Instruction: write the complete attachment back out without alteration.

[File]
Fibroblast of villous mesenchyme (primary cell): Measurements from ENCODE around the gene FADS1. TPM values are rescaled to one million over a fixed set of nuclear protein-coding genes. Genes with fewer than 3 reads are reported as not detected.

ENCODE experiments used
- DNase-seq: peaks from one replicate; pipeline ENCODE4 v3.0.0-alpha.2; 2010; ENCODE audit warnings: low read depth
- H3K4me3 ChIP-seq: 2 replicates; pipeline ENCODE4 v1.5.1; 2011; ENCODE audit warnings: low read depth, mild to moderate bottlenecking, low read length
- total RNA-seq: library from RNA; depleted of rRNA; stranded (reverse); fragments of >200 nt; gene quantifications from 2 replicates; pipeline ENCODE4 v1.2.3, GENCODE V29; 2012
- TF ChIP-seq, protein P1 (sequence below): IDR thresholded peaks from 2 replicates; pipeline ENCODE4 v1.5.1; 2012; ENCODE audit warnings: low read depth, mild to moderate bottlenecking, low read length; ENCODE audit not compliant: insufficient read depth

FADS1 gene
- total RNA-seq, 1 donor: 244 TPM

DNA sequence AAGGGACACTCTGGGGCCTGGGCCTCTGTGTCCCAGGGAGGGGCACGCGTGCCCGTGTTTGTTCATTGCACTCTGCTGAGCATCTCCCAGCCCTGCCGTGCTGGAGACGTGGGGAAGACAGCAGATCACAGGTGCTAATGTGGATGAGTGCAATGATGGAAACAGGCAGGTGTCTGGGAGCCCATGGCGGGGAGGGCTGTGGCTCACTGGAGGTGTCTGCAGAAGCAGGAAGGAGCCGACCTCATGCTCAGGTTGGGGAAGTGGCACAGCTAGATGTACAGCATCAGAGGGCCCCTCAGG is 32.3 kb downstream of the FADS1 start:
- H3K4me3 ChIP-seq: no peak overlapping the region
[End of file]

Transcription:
Fibroblast of villous mesenchyme (primary cell): Measurements from ENCODE around the gene FADS1. TPM values are rescaled to one million over a fixed set of nuclear protein-coding genes. Genes with fewer than 3 reads are reported as not detected.

ENCODE experiments used
- DNase-seq: peaks from one replicate; pipeline ENCODE4 v3.0.0-alpha.2; 2010; ENCODE audit warnings: low read depth
- H3K4me3 ChIP-seq: 2 replicates; pipeline ENCODE4 v1.5.1; 2011; ENCODE audit warnings: low read depth, mild to moderate bottlenecking, low read length
- total RNA-seq: library from RNA; depleted of rRNA; stranded (reverse); fragments of >200 nt; gene quantifications from 2 replicates; pipeline ENCODE4 v1.2.3, GENCODE V29; 2012
- TF ChIP-seq, protein P1 (sequence below): IDR thresholded peaks from 2 replicates; pipeline ENCODE4 v1.5.1; 2012; ENCODE audit warnings: low read depth, mild to moderate bottlenecking, low read length; ENCODE audit not compliant: insufficient read depth

FADS1 gene
- total RNA-seq, 1 donor: 244 TPM

DNA sequence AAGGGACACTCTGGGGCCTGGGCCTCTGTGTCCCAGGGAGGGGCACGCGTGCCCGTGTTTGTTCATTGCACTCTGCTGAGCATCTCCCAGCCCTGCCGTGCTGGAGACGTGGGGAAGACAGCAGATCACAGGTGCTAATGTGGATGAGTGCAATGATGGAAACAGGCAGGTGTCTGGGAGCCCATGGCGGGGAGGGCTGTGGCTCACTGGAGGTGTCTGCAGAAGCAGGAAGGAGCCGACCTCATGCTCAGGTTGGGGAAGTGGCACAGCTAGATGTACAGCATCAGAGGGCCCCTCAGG is 32.3 kb downstream of the FADS1 start:
- H3K4me3 ChIP-seq: no peak overlapping the region